Saundra Pelletier of Evofem Biosciences

    We Spoke to Saundra Pelletier of Evofem Biosciences on Being an Effective Leader During Turbulent Times

    As part of our series called “5 Things I Wish Someone Told Me Before I Began Leading My Company,” we had the pleasure of interviewing Saundra Pelletier, CEO of Evofem Biosciences.

    Saundra Pelletier is a mother, daughter, CEO and trailblazer. Undoubtedly and unapologetically, Saundra is one of the most dynamic women in today’s healthcare industry. She sits at the head of Evofem Biosciences, a female- forward company revolutionizing women’s healthcare with game-changing products, including Phexxi, the first — and highly anticipated — hormone-free, prescription, on-demand female contraceptive gel.

    But her impact transcends her executive title and illustrious resumé.

    At her core, Saundra is a passionate advocate for women’s wellness and empowerment. She is a leader in the boardroom and beyond, using her experience, voice and vision for real, progressive change for women. Saundra is a force of energy that blends substance and excitement with straight talk and strong opinions. Never mind being a breast cancer survivor who fought the illness as she remained solidly at the helm of Evofem, securing $400+ million and achieving FDA approval. All while raising a son as a single mother.

    Once you meet Saundra Pelletier, you won’t forget her. You won’t want to.

    Thank you so much for joining us in this interview series. I know that you are a very busy person. Before we dive in, our readers would love to “get to know you” a bit better. Can you tell us a bit about your ‘backstory’ and how you grew up?

    I grew up in a very small town — Caribou, Maine — where my first job at 10-years old was picking potatoes. In Caribou, women’s choices in life were: who will you marry and how many kids will you have? My mother wanted me to get out of that town. She taught me no domestic skills and literally sent me to school every day wearing a suit, an actual suit, and carrying a briefcase. She wanted more for me and that meant leaving Caribou. And I did.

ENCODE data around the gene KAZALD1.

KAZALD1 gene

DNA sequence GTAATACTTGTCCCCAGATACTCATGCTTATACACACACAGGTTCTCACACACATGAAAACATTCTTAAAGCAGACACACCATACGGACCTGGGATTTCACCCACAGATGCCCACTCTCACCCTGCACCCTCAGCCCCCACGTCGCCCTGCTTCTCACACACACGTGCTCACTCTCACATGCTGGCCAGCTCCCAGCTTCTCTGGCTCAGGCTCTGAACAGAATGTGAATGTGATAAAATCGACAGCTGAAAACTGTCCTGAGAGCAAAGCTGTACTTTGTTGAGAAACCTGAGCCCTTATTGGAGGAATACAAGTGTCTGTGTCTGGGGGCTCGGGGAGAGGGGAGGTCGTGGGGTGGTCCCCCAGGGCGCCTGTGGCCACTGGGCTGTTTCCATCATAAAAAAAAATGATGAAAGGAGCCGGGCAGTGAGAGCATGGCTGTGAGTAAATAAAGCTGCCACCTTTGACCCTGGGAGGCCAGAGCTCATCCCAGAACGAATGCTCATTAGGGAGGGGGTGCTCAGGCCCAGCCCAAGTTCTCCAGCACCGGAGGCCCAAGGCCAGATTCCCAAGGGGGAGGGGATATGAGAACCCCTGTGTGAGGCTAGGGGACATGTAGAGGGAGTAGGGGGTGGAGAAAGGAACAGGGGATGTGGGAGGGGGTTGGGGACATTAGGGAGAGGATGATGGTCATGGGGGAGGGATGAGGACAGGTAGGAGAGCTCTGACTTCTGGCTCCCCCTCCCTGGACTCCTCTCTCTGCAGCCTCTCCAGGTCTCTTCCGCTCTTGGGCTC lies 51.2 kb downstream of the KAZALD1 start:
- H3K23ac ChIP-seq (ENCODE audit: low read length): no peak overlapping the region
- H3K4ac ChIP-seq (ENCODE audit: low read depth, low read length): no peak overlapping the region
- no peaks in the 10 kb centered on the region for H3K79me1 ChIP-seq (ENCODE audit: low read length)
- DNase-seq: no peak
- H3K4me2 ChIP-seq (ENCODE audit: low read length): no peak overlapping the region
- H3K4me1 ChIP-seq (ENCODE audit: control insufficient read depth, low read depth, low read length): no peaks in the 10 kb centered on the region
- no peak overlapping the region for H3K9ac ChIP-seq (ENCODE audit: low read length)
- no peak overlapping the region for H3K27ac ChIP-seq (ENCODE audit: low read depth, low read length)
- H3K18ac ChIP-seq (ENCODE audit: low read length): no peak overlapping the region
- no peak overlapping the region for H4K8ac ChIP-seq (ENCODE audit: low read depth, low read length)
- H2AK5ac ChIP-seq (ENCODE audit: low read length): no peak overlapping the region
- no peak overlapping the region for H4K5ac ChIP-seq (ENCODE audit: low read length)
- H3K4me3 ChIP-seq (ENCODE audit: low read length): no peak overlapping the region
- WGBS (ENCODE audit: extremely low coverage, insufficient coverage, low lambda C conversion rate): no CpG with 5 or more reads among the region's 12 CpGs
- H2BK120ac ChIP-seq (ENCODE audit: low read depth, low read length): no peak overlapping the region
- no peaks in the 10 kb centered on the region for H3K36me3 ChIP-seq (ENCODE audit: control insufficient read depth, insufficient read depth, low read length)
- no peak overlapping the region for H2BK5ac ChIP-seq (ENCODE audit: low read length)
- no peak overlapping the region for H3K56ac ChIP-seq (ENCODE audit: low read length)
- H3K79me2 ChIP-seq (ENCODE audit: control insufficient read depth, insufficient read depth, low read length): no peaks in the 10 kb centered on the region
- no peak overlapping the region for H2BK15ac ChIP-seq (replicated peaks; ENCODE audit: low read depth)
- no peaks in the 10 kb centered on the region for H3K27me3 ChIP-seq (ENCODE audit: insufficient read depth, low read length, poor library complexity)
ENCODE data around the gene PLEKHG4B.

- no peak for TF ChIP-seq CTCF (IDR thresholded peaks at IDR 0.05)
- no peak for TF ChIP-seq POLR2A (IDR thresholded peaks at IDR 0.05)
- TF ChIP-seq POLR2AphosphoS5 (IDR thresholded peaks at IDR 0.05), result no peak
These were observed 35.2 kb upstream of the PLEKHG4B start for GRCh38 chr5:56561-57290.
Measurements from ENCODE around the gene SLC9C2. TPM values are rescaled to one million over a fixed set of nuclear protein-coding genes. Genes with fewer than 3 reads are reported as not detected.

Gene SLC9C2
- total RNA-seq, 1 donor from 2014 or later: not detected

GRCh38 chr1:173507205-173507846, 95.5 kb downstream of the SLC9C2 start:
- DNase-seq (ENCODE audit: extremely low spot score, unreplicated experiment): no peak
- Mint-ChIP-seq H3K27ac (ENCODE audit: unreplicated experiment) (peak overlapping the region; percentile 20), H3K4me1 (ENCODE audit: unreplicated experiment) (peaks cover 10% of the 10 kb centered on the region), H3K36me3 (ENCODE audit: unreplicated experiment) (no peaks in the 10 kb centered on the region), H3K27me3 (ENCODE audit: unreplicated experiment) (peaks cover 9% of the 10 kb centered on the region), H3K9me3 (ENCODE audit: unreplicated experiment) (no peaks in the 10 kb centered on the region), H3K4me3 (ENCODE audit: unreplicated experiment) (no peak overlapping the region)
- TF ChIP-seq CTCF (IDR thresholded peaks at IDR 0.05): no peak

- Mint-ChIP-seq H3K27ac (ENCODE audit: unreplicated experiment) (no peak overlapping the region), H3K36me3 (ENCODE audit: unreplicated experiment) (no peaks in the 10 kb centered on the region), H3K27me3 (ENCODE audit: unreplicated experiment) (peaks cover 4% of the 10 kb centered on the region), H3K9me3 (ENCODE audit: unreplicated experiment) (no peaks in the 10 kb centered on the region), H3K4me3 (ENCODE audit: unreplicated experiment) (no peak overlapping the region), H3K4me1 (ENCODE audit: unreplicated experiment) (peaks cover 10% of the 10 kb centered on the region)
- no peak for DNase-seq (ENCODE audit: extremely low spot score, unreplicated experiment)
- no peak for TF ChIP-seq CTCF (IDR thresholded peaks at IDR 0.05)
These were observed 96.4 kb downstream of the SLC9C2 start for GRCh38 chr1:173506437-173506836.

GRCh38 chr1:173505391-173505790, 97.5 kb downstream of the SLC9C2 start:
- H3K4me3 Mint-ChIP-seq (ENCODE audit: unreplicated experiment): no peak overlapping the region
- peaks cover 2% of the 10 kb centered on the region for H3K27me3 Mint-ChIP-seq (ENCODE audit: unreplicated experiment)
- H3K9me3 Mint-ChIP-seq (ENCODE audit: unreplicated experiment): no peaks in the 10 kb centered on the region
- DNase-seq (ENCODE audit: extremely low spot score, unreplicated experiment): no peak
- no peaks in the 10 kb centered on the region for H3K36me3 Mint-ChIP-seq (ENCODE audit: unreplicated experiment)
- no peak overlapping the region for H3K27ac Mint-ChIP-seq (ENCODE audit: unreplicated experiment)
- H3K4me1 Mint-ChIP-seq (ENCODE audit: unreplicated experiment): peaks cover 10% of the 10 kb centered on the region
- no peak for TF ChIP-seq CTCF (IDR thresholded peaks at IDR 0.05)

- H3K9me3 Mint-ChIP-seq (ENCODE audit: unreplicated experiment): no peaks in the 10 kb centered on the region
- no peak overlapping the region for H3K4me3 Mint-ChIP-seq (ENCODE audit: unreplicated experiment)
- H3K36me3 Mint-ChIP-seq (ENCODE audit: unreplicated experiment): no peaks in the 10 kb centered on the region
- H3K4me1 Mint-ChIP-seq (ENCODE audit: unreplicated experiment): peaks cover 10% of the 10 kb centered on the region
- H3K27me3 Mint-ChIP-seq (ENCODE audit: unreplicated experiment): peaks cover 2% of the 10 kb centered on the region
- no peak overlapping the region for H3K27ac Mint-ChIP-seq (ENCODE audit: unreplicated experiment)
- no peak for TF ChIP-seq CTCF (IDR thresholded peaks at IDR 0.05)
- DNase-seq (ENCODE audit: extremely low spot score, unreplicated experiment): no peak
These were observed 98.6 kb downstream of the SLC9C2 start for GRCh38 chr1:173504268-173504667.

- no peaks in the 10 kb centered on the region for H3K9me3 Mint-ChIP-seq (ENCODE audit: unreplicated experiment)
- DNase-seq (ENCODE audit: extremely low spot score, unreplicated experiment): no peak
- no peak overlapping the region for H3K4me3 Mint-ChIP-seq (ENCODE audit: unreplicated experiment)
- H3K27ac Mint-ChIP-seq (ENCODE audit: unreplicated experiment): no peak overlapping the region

What were your early inspirations that set you off on your particular journey?

    My role model was my mother. My mother taught me how to think for myself, she taught me how to think about others, and she taught me how to think about the world. Because of her I realized that my life’s mission was to be a warrior for women’s empowerment and say the dirty little secrets that were unsaid. I wanted to empower women to make their own choices and one key factor is controlling when, if, and how many children they have. And now I’ve successfully launched Phexxi® (lactic acid, citric acid and potassium bitartrate) which delivers on that goal as the first contraception innovation for women in decades.

    Can you share a story about the funniest mistake you made when you were first starting? Can you tell us what lessons or ‘take aways’ you learned from that?

    I was hired at my very first big job in the pharmaceutical industry as a sales rep and was sent to Chicago for six weeks of sales training. I took my one credit card, with a $3,000 limit and a 26 percent interest rate, and maxed it out on what I thought were “girl boss” clothes. I was like Elly May from the country arriving in the big city. My favorite outfit was my “power pantsuit.” On the first day, in front of five hundred new hires I was called out and asked to leave the training facility to be spoken to by another woman in front of the glass window so everyone could see what was going on. There was even a car waiting to take me back to my hotel because I was being “pant-shamed” and was told that ladies in pharma only wear dresses. I was humiliated and mortified, but I changed my outfit to keep my job. That moment was also Day One of me deciding that I was going to be the big boss one day so that I could stop this stupid oppression of women.